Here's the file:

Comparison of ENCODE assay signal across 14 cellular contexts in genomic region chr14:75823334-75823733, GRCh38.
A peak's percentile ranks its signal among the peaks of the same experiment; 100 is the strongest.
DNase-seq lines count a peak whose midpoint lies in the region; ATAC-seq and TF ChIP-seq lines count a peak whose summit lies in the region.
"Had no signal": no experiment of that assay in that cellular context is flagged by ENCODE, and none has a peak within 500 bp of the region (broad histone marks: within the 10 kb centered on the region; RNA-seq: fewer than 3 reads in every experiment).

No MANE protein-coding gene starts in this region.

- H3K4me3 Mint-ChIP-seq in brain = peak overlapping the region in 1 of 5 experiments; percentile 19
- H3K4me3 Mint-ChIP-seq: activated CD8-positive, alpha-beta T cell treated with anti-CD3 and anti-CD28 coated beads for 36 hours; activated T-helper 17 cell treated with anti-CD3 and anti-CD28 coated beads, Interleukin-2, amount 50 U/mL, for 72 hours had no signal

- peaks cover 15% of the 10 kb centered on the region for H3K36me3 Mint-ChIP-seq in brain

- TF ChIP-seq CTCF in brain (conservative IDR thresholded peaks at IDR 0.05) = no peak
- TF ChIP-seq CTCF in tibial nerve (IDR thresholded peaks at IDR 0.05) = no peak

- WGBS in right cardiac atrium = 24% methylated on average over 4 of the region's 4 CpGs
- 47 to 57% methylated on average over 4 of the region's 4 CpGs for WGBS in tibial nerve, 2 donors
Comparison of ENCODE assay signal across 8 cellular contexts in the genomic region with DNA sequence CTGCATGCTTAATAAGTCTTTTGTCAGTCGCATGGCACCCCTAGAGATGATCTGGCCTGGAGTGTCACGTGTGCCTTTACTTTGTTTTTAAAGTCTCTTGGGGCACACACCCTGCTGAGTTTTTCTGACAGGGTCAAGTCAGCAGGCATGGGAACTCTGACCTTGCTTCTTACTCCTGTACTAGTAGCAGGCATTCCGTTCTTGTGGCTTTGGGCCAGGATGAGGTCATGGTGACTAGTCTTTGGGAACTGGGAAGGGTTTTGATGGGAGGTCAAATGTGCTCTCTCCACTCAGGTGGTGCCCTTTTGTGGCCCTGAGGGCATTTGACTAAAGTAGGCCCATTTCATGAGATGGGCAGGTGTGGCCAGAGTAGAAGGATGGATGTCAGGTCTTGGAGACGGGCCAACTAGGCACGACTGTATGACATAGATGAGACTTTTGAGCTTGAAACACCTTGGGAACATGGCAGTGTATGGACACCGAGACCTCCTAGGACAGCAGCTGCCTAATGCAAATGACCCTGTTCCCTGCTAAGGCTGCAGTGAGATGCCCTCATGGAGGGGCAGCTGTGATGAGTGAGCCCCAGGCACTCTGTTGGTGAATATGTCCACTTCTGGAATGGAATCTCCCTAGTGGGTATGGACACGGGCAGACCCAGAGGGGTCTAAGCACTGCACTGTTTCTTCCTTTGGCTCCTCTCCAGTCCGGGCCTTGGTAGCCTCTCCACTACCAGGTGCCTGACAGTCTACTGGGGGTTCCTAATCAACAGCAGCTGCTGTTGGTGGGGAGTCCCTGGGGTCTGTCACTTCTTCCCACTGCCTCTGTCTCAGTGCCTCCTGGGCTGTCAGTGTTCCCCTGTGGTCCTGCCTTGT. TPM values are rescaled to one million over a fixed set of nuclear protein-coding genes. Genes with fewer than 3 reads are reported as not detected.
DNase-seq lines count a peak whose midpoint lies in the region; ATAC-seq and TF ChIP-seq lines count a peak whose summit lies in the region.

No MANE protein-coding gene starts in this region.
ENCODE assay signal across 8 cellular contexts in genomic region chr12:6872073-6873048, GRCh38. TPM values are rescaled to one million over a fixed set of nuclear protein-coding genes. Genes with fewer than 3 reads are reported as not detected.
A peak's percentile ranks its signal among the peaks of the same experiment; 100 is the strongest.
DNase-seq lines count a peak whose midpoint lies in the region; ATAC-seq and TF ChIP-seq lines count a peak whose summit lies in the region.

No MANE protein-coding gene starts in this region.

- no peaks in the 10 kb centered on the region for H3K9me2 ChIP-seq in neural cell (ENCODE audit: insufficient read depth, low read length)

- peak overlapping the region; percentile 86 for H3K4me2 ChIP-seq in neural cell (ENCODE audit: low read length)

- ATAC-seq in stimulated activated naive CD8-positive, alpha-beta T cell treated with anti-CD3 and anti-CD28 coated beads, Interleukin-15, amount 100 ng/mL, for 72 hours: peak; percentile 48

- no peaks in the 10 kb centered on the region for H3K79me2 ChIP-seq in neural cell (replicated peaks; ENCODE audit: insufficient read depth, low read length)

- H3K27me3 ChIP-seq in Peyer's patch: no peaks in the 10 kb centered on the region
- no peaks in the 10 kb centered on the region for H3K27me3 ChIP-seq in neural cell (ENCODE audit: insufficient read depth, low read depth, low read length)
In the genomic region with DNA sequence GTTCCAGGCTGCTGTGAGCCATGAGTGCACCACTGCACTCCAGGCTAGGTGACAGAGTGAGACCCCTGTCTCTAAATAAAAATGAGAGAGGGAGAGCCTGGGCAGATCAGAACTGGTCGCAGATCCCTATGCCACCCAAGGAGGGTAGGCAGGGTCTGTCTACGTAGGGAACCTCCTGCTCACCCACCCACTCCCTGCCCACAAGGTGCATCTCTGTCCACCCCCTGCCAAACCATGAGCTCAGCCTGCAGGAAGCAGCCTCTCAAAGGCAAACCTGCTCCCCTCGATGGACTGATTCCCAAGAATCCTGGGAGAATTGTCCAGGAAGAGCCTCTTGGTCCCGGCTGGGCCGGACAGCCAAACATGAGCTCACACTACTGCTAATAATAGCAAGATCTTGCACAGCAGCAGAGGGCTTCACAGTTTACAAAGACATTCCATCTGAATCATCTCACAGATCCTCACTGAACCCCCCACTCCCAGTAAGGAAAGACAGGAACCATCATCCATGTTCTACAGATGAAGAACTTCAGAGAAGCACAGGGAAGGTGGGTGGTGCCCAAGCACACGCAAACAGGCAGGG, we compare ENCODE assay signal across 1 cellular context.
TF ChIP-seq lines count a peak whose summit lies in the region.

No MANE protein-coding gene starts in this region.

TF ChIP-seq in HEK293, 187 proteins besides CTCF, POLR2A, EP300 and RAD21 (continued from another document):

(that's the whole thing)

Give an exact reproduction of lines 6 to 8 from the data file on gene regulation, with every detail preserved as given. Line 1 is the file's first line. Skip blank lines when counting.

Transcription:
- H3K4me3 Mint-ChIP-seq in brain = peak overlapping the region in 1 of 5 experiments; percentile 19
- H3K4me3 Mint-ChIP-seq: activated CD8-positive, alpha-beta T cell treated with anti-CD3 and anti-CD28 coated beads for 36 hours; activated T-helper 17 cell treated with anti-CD3 and anti-CD28 coated beads, Interleukin-2, amount 50 U/mL, for 72 hours had no signal

- peaks cover 15% of the 10 kb centered on the region for H3K36me3 Mint-ChIP-seq in brain